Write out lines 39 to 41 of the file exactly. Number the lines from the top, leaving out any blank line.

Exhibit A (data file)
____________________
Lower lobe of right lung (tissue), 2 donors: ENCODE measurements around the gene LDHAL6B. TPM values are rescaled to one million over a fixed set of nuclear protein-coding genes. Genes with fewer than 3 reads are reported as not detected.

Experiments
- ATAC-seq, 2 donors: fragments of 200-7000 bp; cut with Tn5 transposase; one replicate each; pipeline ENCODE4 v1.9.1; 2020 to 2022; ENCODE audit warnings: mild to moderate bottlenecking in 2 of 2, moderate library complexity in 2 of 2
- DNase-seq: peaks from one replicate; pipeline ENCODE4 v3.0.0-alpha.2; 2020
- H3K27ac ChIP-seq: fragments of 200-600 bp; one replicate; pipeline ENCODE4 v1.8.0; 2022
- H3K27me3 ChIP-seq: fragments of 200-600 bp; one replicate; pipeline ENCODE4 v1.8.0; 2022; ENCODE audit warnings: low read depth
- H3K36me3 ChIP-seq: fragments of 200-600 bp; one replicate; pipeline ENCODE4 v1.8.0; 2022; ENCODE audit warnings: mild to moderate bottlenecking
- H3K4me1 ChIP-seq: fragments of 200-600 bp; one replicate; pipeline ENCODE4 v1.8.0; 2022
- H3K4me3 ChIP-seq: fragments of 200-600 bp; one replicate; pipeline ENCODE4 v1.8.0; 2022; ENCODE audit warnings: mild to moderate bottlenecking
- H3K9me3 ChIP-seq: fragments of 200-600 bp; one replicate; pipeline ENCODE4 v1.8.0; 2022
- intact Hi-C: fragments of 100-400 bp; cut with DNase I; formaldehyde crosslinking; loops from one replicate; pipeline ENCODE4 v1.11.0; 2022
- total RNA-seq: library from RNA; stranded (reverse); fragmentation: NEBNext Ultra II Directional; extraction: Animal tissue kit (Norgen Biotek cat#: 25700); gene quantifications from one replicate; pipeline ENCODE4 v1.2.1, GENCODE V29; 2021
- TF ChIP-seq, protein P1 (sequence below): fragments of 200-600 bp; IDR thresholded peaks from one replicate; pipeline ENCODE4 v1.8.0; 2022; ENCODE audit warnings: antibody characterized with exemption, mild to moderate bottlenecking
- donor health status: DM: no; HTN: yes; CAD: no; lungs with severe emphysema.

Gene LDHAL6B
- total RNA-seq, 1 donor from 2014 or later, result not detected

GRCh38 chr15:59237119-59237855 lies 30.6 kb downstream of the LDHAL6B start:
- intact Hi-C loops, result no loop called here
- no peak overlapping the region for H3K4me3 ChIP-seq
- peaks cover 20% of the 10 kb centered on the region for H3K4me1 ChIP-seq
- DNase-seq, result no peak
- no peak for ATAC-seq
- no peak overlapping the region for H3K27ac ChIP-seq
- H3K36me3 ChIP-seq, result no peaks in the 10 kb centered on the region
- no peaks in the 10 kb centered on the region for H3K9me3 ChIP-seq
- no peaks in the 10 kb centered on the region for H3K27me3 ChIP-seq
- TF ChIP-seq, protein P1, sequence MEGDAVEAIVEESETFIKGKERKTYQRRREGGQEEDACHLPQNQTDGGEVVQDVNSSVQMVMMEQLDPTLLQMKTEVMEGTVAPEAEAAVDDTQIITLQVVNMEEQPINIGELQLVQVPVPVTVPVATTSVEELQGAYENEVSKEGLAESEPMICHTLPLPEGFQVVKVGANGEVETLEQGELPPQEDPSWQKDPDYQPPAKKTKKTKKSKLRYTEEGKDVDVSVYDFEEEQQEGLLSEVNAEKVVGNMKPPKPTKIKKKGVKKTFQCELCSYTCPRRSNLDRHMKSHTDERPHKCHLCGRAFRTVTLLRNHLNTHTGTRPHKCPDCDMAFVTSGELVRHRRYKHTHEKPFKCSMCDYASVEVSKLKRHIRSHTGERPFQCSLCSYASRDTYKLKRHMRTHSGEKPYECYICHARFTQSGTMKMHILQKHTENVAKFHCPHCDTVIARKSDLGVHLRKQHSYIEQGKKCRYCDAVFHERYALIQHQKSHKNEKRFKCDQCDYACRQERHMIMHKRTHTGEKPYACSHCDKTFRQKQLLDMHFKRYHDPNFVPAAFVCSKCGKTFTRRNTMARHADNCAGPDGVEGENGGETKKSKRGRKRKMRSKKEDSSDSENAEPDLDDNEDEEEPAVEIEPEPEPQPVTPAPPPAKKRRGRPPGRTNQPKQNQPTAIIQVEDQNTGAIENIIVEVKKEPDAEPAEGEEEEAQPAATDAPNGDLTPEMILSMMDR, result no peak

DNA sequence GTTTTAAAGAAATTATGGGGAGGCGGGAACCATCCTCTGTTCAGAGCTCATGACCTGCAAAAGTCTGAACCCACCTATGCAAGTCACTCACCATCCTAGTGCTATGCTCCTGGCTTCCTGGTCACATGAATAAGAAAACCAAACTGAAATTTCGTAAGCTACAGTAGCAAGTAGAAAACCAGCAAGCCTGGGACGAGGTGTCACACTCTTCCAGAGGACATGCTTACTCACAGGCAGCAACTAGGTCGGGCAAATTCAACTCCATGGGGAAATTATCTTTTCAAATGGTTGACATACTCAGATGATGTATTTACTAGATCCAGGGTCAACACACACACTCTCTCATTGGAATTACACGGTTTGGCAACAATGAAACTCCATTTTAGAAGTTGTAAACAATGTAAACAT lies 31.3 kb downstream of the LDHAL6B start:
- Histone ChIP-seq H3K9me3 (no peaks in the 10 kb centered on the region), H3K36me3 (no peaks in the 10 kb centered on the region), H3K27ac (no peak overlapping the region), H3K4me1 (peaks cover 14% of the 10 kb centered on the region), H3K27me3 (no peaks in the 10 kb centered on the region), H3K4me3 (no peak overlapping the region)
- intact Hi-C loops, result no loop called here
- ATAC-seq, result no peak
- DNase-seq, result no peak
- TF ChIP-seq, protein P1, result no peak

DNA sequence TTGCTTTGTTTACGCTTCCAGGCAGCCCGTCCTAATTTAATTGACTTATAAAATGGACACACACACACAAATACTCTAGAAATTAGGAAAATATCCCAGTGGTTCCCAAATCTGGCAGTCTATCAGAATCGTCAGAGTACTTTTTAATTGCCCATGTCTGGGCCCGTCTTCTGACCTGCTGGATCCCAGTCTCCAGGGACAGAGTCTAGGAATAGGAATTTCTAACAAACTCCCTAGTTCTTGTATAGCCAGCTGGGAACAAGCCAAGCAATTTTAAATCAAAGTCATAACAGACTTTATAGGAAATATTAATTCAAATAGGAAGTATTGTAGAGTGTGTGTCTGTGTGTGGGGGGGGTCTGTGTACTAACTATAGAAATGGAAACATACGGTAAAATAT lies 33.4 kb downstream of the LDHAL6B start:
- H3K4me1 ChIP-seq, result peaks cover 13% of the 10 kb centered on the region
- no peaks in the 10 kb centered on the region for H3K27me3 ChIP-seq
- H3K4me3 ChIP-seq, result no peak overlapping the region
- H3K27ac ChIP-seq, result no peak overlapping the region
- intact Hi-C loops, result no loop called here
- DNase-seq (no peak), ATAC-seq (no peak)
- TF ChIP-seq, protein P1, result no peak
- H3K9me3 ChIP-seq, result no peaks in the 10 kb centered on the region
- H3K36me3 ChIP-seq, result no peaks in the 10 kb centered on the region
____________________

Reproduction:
- intact Hi-C loops, result no loop called here
- DNase-seq (no peak), ATAC-seq (no peak)
- TF ChIP-seq, protein P1, result no peak